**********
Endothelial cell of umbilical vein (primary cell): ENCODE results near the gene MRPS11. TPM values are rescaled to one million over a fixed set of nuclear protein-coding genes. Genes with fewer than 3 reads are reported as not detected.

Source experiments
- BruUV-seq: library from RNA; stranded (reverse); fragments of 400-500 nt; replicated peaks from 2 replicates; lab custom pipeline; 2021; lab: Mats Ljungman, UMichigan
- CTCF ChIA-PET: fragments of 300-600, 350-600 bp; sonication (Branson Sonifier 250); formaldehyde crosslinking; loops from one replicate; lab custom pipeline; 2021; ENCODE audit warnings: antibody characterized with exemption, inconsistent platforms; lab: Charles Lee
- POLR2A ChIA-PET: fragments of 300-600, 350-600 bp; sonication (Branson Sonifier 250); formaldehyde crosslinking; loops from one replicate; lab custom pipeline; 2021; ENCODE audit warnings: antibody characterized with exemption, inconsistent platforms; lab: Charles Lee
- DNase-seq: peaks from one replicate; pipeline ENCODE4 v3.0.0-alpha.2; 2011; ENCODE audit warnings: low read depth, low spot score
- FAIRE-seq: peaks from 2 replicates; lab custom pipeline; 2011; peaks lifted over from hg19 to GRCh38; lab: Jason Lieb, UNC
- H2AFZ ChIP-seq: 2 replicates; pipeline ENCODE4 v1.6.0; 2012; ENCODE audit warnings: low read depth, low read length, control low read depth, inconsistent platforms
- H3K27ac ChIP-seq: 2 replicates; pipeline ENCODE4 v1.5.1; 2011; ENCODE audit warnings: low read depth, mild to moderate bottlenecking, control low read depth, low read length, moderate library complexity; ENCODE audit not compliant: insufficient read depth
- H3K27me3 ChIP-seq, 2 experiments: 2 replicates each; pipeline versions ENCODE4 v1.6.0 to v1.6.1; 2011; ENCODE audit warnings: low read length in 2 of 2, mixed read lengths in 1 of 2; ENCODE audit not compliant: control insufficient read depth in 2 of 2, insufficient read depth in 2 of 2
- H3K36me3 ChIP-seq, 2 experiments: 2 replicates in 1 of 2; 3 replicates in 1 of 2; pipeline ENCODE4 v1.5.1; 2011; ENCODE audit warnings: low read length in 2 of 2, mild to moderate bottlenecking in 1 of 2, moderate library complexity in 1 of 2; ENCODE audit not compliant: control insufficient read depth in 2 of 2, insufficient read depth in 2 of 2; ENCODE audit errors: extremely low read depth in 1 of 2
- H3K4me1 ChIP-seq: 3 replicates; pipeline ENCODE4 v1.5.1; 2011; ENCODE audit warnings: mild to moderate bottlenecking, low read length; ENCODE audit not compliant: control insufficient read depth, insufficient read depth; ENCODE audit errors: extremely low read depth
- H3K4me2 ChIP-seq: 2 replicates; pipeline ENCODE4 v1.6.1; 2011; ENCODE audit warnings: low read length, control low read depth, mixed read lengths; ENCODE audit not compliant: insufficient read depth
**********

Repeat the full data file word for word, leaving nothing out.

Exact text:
Endothelial cell of umbilical vein (primary cell): ENCODE results near the gene MRPS11. TPM values are rescaled to one million over a fixed set of nuclear protein-coding genes. Genes with fewer than 3 reads are reported as not detected.

Source experiments
- BruUV-seq: library from RNA; stranded (reverse); fragments of 400-500 nt; replicated peaks from 2 replicates; lab custom pipeline; 2021; lab: Mats Ljungman, UMichigan
- CTCF ChIA-PET: fragments of 300-600, 350-600 bp; sonication (Branson Sonifier 250); formaldehyde crosslinking; loops from one replicate; lab custom pipeline; 2021; ENCODE audit warnings: antibody characterized with exemption, inconsistent platforms; lab: Charles Lee
- POLR2A ChIA-PET: fragments of 300-600, 350-600 bp; sonication (Branson Sonifier 250); formaldehyde crosslinking; loops from one replicate; lab custom pipeline; 2021; ENCODE audit warnings: antibody characterized with exemption, inconsistent platforms; lab: Charles Lee
- DNase-seq: peaks from one replicate; pipeline ENCODE4 v3.0.0-alpha.2; 2011; ENCODE audit warnings: low read depth, low spot score
- FAIRE-seq: peaks from 2 replicates; lab custom pipeline; 2011; peaks lifted over from hg19 to GRCh38; lab: Jason Lieb, UNC
- H2AFZ ChIP-seq: 2 replicates; pipeline ENCODE4 v1.6.0; 2012; ENCODE audit warnings: low read depth, low read length, control low read depth, inconsistent platforms
- H3K27ac ChIP-seq: 2 replicates; pipeline ENCODE4 v1.5.1; 2011; ENCODE audit warnings: low read depth, mild to moderate bottlenecking, control low read depth, low read length, moderate library complexity; ENCODE audit not compliant: insufficient read depth
- H3K27me3 ChIP-seq, 2 experiments: 2 replicates each; pipeline versions ENCODE4 v1.6.0 to v1.6.1; 2011; ENCODE audit warnings: low read length in 2 of 2, mixed read lengths in 1 of 2; ENCODE audit not compliant: control insufficient read depth in 2 of 2, insufficient read depth in 2 of 2
- H3K36me3 ChIP-seq, 2 experiments: 2 replicates in 1 of 2; 3 replicates in 1 of 2; pipeline ENCODE4 v1.5.1; 2011; ENCODE audit warnings: low read length in 2 of 2, mild to moderate bottlenecking in 1 of 2, moderate library complexity in 1 of 2; ENCODE audit not compliant: control insufficient read depth in 2 of 2, insufficient read depth in 2 of 2; ENCODE audit errors: extremely low read depth in 1 of 2
- H3K4me1 ChIP-seq: 3 replicates; pipeline ENCODE4 v1.5.1; 2011; ENCODE audit warnings: mild to moderate bottlenecking, low read length; ENCODE audit not compliant: control insufficient read depth, insufficient read depth; ENCODE audit errors: extremely low read depth
- H3K4me2 ChIP-seq: 2 replicates; pipeline ENCODE4 v1.6.1; 2011; ENCODE audit warnings: low read length, control low read depth, mixed read lengths; ENCODE audit not compliant: insufficient read depth